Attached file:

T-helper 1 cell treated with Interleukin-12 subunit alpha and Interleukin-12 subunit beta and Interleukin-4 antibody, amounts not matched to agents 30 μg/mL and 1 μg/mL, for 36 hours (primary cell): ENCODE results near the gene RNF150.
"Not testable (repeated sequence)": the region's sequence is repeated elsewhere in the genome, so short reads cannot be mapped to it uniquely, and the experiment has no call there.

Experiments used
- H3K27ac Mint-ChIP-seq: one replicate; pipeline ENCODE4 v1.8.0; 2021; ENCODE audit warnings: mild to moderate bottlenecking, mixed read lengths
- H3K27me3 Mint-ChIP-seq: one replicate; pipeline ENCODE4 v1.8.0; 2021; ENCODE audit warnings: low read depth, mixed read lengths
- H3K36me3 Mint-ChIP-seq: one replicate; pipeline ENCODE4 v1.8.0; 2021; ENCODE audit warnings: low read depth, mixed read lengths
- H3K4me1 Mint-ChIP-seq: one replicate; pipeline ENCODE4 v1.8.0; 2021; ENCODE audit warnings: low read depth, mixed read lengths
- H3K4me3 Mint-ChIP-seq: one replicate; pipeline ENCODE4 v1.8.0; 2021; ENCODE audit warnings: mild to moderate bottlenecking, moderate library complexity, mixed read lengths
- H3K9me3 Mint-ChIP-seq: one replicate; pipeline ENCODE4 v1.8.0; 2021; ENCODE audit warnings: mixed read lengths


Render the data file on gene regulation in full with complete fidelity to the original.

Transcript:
T-helper 1 cell treated with Interleukin-12 subunit alpha and Interleukin-12 subunit beta and Interleukin-4 antibody, amounts not matched to agents 30 μg/mL and 1 μg/mL, for 36 hours (primary cell): ENCODE results near the gene RNF150.
"Not testable (repeated sequence)": the region's sequence is repeated elsewhere in the genome, so short reads cannot be mapped to it uniquely, and the experiment has no call there.

Experiments used
- H3K27ac Mint-ChIP-seq: one replicate; pipeline ENCODE4 v1.8.0; 2021; ENCODE audit warnings: mild to moderate bottlenecking, mixed read lengths
- H3K27me3 Mint-ChIP-seq: one replicate; pipeline ENCODE4 v1.8.0; 2021; ENCODE audit warnings: low read depth, mixed read lengths
- H3K36me3 Mint-ChIP-seq: one replicate; pipeline ENCODE4 v1.8.0; 2021; ENCODE audit warnings: low read depth, mixed read lengths
- H3K4me1 Mint-ChIP-seq: one replicate; pipeline ENCODE4 v1.8.0; 2021; ENCODE audit warnings: low read depth, mixed read lengths
- H3K4me3 Mint-ChIP-seq: one replicate; pipeline ENCODE4 v1.8.0; 2021; ENCODE audit warnings: mild to moderate bottlenecking, moderate library complexity, mixed read lengths
- H3K9me3 Mint-ChIP-seq: one replicate; pipeline ENCODE4 v1.8.0; 2021; ENCODE audit warnings: mixed read lengths